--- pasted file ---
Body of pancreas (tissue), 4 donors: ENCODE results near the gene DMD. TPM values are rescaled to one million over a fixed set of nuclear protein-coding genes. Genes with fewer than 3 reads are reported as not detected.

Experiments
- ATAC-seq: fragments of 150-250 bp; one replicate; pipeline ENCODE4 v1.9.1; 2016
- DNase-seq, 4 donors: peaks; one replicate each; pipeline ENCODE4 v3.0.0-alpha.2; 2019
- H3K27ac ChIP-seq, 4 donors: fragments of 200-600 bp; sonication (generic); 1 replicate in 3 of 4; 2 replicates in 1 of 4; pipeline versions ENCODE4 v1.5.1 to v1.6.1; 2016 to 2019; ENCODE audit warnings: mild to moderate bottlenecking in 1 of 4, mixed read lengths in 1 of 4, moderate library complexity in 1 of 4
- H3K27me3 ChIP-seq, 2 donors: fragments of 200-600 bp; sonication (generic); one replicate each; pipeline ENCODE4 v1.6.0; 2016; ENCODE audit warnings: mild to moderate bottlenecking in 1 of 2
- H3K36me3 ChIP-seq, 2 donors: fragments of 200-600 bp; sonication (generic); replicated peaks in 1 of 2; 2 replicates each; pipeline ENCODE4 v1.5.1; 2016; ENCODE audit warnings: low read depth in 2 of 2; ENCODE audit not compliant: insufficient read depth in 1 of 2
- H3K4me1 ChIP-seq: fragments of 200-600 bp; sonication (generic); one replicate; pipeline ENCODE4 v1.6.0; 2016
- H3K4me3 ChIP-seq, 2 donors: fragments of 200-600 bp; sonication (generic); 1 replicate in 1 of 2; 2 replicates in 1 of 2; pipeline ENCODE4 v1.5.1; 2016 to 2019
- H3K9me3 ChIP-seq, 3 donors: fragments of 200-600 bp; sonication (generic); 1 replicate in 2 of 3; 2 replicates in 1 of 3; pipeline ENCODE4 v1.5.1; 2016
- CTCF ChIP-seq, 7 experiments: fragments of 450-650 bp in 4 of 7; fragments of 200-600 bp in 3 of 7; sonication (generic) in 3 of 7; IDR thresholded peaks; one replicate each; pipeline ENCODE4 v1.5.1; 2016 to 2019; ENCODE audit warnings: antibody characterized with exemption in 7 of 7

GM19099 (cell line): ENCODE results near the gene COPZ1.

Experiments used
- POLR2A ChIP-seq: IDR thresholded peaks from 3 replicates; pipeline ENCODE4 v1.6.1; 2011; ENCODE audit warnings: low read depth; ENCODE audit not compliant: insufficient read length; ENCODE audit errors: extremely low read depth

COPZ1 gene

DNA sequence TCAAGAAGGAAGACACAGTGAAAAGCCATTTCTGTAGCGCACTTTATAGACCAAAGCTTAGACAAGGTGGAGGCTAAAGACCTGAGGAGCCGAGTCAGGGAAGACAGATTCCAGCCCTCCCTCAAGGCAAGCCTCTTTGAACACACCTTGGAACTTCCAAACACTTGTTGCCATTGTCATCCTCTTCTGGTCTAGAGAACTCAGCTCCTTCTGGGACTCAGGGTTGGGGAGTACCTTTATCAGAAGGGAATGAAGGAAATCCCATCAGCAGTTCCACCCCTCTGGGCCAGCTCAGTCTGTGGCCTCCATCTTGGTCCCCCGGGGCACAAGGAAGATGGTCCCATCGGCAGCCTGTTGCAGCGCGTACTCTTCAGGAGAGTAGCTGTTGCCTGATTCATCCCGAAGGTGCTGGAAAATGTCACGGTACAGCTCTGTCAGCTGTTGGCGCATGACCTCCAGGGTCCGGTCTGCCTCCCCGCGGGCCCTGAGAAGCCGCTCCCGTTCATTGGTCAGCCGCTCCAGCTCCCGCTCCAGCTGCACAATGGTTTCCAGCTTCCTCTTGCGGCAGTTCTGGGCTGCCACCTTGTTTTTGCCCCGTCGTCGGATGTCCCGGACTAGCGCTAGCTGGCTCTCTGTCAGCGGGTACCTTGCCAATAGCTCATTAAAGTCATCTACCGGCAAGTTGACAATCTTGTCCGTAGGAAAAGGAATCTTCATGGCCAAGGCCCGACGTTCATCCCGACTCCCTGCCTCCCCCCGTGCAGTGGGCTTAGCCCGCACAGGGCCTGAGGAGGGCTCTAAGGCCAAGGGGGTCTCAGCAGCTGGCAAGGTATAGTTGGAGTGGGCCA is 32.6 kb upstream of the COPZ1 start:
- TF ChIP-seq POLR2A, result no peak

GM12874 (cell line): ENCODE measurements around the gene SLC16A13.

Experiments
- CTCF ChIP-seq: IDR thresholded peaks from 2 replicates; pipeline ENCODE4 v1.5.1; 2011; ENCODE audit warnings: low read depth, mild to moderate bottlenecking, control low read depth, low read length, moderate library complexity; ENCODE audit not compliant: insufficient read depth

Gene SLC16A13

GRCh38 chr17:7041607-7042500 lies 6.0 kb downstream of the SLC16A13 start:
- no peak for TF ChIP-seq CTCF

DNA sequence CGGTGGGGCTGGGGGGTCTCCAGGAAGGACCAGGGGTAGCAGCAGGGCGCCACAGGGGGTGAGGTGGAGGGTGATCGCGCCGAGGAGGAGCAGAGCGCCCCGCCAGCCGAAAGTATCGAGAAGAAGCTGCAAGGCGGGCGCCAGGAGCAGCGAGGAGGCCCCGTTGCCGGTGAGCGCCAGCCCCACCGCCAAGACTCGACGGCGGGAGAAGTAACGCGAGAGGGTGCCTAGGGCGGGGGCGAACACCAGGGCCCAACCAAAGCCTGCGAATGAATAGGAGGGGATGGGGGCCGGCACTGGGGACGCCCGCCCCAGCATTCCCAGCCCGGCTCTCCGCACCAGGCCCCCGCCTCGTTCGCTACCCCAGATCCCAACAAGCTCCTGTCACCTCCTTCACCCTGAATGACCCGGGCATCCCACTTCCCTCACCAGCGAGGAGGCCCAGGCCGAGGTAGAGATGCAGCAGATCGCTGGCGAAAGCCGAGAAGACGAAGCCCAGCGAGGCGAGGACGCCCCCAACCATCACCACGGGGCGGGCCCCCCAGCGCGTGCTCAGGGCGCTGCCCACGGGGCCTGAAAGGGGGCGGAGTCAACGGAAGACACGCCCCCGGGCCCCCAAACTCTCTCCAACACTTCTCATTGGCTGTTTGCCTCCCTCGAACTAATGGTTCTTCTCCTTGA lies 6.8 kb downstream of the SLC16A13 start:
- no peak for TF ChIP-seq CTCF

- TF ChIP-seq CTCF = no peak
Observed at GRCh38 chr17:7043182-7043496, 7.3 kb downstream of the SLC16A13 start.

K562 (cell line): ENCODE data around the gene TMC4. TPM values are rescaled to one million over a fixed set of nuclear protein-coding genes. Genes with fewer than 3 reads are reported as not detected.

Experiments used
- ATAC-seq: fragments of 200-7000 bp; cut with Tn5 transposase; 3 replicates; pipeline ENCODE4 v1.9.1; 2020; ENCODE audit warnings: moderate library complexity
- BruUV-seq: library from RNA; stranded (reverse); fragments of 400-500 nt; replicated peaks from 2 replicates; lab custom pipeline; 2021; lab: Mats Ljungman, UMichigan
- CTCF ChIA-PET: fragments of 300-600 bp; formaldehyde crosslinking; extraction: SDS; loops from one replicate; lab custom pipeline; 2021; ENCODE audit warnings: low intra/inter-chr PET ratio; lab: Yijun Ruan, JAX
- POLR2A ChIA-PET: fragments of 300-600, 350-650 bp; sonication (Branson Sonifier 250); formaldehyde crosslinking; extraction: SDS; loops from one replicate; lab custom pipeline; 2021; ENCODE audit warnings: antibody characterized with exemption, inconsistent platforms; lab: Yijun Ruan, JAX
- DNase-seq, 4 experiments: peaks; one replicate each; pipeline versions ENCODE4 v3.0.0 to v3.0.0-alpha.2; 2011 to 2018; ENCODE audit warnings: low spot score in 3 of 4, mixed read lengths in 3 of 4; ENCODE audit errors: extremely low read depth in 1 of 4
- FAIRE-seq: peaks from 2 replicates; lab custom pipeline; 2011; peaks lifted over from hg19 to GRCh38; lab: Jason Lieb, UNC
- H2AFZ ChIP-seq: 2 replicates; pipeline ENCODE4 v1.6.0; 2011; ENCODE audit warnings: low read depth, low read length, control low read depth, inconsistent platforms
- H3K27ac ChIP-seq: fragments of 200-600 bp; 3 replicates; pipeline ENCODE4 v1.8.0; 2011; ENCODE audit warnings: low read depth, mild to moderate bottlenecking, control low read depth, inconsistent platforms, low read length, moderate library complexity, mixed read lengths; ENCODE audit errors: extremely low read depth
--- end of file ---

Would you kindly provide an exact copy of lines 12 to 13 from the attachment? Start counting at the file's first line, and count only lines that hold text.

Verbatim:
GM19099 (cell line): ENCODE results near the gene COPZ1.

Experiments used